Reporter's Note: President Barack Obama spoke last week on the importance of fathers in society, even though he was raised by his mother and grandparents. He has also asked for input from Americans on how to operate his White House, so one father to another, I continue with my daily letters.
Tom Foreman | Bio
Dear Mr. President,
This is the first Fathers Day in my life that I have had no need to buy a card or gift, which is to say, the first since my own dad passed away. I knew that I would be thinking about him a lot, but I have been unprepared for how much he has been on my mind. Sometimes I will see a picture of him on an end table, or have a conversation about him, or run across a keepsake like his old pocket knife, and memories will rise like a covey of quail. More often, however, I will see something, or read something, or hear something quite normal and think, “I should call and tell Pop about that. He’ll find it interesting.” Then I catch myself and remember that we’ve had our last call.
Anyway, I hope you don’t mind if I use my letter today to tell you a little about him.
The basics are easy: Grew up poor in a big family on the south side of Chicago. Left for the Army when he was little more than a boy, and ended up with a career in the Air Force. Korea, Guam, Alaska, Morocco. Other places too. Married a southern girl, had a baby that died. Then had three more children. I was the last. Retired from the military to be many things: a state park ranger, a postman, a minister for a small country church founded by my grandfather on my mother’s side. Died of cancer last year.
Beyond the basics, however, as it is with more people, is where the real story lies.
My father was a very smart man; intuitive, curious, and interested in almost everything. When I was a kid I read the encyclopedia set over and over again (I was particularly fond of the A and the S volumes,) and while others thought it peculiar, he understood. While not indulgent, he was patient and helpful whenever a new interest arose. I joined 4H, and we built a sheep pen. I took up magic, and he drove me to monthly meetings of the Decatur Demons Club (Chapter 14 of the International Brotherhood of Magicians!) I grew interested in the circus, and he calmly helped me string a rusty old steel cable pulled out of a barn twelve feet in the air between two sugar pines to practice high wire walking from dawn ‘til dusk.
He was funny. Good at voices, telling jokes. After dinner, with the family still around the table, I would prod him to tell stories of growing up poor on the south side of Chicago, and he would launch into tales full of adventure, gangsters, history, and humor. One of my favorite memories is a bit he did about how cold he used to get on guard duty in Korea; he came up with it while he was in the final stages of dying, and made me laugh out loud, even as I marveled at his bravery, and decency, and tenacity in going for the laugh even while he was going forever.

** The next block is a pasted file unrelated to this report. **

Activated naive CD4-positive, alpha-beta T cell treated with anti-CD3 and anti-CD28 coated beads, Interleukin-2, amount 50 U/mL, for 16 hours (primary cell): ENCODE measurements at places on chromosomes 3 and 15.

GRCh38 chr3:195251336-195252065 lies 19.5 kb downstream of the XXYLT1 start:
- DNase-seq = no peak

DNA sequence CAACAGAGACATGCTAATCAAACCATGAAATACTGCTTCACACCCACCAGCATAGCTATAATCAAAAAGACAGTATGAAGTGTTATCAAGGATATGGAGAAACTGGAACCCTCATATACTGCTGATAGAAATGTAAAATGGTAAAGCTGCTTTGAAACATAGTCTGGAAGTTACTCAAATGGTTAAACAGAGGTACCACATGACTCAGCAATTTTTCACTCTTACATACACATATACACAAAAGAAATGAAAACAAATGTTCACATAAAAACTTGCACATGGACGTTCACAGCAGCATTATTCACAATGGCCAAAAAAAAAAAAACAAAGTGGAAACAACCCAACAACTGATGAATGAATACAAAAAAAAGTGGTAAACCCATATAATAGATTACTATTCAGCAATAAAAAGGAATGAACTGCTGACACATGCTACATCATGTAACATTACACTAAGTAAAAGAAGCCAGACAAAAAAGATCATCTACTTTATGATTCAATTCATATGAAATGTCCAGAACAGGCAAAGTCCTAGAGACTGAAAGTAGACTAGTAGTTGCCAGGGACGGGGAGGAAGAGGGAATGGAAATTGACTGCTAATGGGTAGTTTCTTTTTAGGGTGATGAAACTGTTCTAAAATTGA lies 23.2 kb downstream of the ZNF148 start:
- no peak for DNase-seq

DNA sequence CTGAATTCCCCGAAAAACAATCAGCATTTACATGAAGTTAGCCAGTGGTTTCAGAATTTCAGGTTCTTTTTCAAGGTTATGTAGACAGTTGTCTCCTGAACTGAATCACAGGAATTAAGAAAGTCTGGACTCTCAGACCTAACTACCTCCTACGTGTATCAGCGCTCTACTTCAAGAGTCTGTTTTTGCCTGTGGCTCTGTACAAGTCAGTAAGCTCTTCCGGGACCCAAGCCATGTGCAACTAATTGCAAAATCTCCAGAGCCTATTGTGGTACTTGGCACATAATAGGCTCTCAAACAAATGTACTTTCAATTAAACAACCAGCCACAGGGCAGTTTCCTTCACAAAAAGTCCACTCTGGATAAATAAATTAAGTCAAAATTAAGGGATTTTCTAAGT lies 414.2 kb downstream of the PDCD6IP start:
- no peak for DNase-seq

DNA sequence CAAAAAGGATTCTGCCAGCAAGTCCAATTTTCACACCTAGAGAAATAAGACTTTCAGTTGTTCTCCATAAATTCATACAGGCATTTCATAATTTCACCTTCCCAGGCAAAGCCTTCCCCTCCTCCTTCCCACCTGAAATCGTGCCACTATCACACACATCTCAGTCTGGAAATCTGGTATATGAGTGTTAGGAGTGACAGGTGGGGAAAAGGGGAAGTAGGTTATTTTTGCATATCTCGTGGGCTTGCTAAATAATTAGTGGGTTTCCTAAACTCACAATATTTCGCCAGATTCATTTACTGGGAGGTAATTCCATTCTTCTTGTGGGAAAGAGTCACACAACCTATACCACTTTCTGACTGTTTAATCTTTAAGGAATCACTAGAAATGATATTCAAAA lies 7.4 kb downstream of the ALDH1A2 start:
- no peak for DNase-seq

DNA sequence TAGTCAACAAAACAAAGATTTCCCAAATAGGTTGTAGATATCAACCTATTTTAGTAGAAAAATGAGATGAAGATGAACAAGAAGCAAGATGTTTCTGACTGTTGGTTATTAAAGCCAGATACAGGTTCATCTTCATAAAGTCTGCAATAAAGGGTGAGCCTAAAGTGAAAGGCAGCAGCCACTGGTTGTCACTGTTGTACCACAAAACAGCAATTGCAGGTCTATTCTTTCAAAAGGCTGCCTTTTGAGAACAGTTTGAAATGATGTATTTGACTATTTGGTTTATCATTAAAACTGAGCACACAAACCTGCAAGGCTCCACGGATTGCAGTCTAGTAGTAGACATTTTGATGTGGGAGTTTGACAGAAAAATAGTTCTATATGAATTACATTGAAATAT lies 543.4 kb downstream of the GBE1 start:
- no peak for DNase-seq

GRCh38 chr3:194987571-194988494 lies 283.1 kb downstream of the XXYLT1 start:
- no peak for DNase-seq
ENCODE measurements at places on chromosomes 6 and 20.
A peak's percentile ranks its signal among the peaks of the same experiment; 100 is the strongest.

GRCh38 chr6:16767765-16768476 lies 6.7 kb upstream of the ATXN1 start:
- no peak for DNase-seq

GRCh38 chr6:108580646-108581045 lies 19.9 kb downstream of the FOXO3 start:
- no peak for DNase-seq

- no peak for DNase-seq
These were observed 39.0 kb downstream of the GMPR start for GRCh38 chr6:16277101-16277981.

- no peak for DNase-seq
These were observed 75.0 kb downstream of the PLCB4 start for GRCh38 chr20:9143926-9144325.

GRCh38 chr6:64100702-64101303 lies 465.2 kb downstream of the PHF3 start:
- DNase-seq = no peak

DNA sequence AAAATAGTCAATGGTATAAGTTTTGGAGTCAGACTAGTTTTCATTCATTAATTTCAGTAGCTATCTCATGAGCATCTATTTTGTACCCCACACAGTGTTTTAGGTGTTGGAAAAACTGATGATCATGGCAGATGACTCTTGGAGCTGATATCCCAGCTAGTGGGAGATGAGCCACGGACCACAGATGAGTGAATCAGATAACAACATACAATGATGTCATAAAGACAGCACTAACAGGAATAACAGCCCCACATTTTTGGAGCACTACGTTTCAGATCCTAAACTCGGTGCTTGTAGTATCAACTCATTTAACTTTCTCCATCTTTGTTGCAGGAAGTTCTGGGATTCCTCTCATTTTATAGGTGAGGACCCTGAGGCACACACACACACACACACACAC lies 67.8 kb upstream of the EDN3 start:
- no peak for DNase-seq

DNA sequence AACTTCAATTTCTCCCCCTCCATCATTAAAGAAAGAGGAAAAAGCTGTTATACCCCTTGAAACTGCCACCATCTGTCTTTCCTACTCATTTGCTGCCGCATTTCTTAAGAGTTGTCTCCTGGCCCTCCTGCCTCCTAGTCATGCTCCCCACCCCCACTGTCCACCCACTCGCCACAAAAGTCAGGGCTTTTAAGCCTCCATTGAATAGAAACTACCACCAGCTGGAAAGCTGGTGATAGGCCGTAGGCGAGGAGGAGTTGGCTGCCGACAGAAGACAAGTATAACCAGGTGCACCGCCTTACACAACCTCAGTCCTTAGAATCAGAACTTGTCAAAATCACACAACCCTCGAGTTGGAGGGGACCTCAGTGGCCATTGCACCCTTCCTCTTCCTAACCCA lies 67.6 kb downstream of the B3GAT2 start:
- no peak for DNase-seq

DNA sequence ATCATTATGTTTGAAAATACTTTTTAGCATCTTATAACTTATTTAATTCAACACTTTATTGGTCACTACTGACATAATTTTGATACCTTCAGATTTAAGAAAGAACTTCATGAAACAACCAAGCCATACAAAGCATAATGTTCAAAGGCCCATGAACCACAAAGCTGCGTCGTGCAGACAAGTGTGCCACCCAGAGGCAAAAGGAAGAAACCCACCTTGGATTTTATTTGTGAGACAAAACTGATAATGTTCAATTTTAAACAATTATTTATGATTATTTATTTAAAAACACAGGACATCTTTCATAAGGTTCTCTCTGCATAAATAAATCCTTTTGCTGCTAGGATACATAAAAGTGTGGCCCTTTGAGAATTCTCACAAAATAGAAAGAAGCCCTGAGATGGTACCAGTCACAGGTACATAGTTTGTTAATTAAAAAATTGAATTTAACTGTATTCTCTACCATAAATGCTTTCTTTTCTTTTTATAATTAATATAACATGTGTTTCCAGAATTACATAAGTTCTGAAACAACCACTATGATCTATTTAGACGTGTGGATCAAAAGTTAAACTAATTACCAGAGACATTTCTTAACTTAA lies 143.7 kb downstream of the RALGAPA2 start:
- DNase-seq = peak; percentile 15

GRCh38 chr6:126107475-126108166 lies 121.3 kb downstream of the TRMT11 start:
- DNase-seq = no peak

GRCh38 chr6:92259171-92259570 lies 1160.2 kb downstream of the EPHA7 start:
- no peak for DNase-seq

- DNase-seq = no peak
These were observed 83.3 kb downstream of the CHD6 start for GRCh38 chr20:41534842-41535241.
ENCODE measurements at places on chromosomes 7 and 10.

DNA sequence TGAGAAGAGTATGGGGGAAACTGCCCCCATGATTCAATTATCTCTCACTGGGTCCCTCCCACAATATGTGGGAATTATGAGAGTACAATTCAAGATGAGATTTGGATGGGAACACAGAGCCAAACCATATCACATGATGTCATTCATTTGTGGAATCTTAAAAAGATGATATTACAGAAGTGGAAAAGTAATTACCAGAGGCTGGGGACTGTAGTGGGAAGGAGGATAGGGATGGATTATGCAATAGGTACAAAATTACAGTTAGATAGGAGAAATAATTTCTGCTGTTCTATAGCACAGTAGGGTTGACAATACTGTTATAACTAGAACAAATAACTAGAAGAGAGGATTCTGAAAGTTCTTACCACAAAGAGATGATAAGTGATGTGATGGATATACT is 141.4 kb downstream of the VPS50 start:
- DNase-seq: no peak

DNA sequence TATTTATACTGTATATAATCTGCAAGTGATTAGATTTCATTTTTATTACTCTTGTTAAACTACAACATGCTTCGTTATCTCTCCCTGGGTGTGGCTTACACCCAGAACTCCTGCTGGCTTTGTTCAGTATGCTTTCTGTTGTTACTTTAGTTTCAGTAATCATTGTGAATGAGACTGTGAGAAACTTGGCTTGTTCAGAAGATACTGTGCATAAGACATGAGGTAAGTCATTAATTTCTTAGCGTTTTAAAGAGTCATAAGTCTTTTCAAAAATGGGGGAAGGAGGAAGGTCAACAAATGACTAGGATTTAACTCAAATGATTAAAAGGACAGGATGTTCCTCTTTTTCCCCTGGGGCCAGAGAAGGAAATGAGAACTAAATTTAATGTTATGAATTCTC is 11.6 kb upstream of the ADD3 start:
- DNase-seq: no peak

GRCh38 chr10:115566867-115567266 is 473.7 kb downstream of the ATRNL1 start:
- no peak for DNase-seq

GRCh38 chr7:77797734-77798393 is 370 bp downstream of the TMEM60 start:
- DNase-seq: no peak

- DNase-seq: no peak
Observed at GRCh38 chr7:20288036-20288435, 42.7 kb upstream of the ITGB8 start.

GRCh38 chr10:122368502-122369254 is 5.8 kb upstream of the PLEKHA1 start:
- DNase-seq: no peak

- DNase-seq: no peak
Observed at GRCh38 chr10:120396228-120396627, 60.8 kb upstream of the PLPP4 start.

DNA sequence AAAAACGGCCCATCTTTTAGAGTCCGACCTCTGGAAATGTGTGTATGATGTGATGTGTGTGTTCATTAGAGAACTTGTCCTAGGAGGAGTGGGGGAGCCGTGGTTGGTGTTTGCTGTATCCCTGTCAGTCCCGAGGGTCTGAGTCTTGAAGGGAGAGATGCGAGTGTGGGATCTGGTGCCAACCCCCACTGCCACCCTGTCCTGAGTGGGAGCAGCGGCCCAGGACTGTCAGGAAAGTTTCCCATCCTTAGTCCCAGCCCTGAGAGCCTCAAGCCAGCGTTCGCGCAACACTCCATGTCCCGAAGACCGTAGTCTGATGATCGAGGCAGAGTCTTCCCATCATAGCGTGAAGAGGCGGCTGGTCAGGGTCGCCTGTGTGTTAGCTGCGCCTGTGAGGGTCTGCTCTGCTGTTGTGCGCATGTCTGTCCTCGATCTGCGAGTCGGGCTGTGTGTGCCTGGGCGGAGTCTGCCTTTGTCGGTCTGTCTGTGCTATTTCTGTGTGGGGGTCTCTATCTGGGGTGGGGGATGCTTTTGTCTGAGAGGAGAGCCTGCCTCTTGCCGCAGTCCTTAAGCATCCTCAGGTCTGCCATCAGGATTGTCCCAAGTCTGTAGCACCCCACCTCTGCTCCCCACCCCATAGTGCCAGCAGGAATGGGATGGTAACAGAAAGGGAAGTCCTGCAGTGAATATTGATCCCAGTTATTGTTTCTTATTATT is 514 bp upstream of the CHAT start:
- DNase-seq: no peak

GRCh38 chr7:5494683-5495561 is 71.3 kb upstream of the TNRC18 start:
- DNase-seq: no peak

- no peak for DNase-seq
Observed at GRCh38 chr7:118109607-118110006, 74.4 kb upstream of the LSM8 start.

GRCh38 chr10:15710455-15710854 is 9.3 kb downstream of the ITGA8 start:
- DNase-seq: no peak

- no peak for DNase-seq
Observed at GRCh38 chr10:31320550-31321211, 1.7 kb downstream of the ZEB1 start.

He took our whole family to church every Sunday without fail. He played hockey, basketball, and football with us long after the other fathers had given up on such things. A snowfall was a guarantee of a good snowball fight.
He was rarity: An honest man and he admired honesty in others. He liked real leaders, but had no patience for politicians in either party. Although he voted routinely, he loved to say “Don’t vote. It only encourages them.”
He worked hard and taught all three of us kids to do the same.
I’m sure I’ve written too much about him already, and I could go on and on, so I should get to the point. I think what made my father great for me, and what makes any person great for that matter, is not whether they are remembered or honored or celebrated by name in the years after they pass; but instead, whether the principles they demonstrated in their own lives, the causes they fought for, were truly focused on making the world a better place; and whether those initiatives took root deeply enough among the family members and friends who remain, to see the good work go on even when the name is forgotten. The great father is the one whose positive influence remains long after he is gone.
I’m sure that you, as President, want to be remembered fondly and well for your accomplishments, whatever they may be. But if I can pass on any advice from my father it would be this: Forget yourself. Remember that you, for all the fame today, will be utterly forgotten soon enough. We all will. Even the Founding Fathers of our nation are, for most of us, little more than names in history books and pictures on our currency.
But their ideas live on; great ideas, great effort, great goodness live on in the family of man, the offspring of us all.
When I see something that reminds me of my father, it makes me feel sad that he is dead. When others see something of my father’s great goodness in me, even if they know not from where it came, I know he is living still.
Call if you can, but not today. Let’s be with our families.
Find more of the Foreman Letters, here.
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